Velani Dibba was born in Palo Alto, California to a West African immigrant and a first-generation Polynesian-American. She is the eldest of five children in a family of Muslim, Catholic, Mormon, Methodist, California-liberal, Texas-conservative, Polynesian, Caucasian, Asian, and African heritage, and is exceedingly grateful to this family for teaching her the importance of acceptance. She lived in California for the first ten years of her life before moving to The Gambia in West Africa for three years. During her sophomore year of high school, she studied abroad in Maddaloni, Italy and taught herself Italian while attending school with her host sisters. Throughout these relocations, she developed a passion for learning about different ways of life and an immense appreciation for the cross-cultural communicative power of art. She is currently a Culture and Politics major in the School of Foreign Service at Georgetown University. She serves on the board of Nomadic Theatre, and serves as a director, producer, and stage manager in DC. Velani seeks to create theater that questions our understanding of those who are different from us, and reaches across our erected borders to further our understanding of the universal human experience.
Like many millennial Americans, I was raised by television. I would run into the living room every day after school, toss off my backpack, and snatch the remote to switch on whatever was lined up for that afternoon.
Back then, there were fears that television negatively influenced kids. The medium was decried as an intelligence-stunting distraction: it was too easy to consume, depicted too much violence and base humor, and was thus relegated to the category of lowbrow entertainment.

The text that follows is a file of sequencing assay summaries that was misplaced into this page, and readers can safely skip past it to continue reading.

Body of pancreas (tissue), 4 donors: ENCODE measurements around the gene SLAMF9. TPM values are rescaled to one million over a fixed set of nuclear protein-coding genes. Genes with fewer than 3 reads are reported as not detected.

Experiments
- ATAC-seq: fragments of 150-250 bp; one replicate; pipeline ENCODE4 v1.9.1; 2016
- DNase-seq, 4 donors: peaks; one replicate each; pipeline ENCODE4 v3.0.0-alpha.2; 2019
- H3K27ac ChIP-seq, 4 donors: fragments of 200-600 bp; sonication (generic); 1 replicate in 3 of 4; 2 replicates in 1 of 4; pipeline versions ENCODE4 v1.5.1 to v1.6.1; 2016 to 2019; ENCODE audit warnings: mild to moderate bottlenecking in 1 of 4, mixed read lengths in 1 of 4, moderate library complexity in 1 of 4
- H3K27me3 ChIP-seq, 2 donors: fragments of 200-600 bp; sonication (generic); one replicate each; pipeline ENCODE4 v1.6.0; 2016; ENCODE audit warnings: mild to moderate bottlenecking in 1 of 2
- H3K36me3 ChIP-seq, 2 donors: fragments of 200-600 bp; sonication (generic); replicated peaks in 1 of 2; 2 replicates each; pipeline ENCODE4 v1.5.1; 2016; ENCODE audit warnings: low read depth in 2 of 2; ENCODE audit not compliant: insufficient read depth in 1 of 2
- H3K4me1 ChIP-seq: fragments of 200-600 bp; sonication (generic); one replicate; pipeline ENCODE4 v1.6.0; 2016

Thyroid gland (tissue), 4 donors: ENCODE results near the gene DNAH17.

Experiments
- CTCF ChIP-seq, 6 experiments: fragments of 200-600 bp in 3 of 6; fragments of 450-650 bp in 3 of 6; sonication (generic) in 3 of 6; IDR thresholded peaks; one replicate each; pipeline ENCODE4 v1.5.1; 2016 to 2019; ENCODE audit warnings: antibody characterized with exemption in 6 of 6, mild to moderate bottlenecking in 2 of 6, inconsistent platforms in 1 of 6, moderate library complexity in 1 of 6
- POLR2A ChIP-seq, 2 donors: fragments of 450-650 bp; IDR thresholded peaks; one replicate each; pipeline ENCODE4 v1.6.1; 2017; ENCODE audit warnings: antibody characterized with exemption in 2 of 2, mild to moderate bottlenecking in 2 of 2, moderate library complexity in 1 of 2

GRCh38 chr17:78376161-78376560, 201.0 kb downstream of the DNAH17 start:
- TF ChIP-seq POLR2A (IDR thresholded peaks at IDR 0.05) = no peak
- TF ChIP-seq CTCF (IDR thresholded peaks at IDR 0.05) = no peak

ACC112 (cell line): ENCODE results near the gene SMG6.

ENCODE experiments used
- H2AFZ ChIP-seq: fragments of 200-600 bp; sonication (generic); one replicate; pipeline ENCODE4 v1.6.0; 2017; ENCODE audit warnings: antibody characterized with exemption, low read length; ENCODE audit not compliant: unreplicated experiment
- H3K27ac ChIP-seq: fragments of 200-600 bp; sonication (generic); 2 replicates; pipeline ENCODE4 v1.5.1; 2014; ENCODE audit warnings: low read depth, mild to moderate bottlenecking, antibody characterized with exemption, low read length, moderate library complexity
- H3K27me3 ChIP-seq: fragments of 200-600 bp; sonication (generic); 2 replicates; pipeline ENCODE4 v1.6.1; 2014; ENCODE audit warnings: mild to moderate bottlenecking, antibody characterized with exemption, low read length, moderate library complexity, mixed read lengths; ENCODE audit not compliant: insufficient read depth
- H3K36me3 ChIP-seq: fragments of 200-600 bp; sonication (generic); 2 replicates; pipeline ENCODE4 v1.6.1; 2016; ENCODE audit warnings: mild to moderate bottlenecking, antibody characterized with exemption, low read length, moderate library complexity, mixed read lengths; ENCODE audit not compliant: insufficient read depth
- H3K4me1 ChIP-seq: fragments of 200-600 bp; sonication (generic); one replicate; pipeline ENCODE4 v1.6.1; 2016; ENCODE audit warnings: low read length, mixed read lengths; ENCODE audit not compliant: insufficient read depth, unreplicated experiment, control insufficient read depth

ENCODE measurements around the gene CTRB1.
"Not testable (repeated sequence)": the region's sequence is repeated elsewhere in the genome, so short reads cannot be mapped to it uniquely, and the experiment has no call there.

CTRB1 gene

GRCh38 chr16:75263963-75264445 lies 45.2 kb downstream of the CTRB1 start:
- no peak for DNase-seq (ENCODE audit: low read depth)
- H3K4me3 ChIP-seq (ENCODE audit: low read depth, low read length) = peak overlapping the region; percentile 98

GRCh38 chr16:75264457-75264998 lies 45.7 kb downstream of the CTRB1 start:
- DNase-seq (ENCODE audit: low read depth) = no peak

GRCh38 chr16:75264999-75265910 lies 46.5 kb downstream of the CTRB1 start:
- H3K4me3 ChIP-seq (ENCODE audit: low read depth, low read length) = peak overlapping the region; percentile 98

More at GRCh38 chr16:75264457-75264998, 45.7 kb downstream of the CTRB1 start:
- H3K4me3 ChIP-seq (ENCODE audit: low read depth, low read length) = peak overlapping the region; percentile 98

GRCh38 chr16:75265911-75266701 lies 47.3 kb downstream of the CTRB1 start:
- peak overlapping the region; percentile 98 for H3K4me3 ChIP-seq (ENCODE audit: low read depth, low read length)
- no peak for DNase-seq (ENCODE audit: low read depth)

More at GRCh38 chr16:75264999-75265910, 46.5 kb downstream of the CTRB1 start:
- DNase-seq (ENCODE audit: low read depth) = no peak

Lowbrow includes magazines, video games, rap music, internet memes, etc. These media are usually commercial, widely consumed, and often associated with violence, licentiousness, or other societal vices. In contrast, highbrow media include opera, modern art, theater, and classical music. Highbrow art is typically less accessible and considered more sophisticated in nature. What these associations fail to recognize, however, is the cultural significance of lowbrow media and its crucial role as the cornerstone of society. But despite its reputation, television taught me values, fueled my dreams, and gave me perspective. From sitcoms to documentaries, from cartoons to the evening news, television gave me insight into the world beyond my living room.
As an international relations major and theater director, I study the power of art within society. In measuring impact, lowbrow artforms are the most significant aspect of any culture because they influence so many people. Modern millennials, like myself, learned family values from Boy Meets World, racial tolerance from That’s So Raven, and even bioethics from Teen Titans. Television, once considered to be the procrastinator’s pastime, has grown into a means of reinforcing values, perspective, and ideals.
If future artists wish to create art that is impactful, it is important that we recognize those art forms, which have already captured the attention of society and examine why they have been so successful. Economic accessibility, format, and even stylistic traditions are all ways in which commercial art has managed to stay relevant and influential within society. What is often criticized as ‘pandering to audiences’ is actually an important process of exploring how society prefers to consume its entertainment. When we write off lowbrow entertainment as a lower art form, we undermine the power of its reach. Commercial art is typically regarded as base and inauthentic, but it often communicates in a language that audiences understand. Rather than expecting viewers to catch up with art that some deem to be worthy of their attention, we as artists must meet our audiences halfway in order to create art that is truly impactful and contributes to a more cultured society.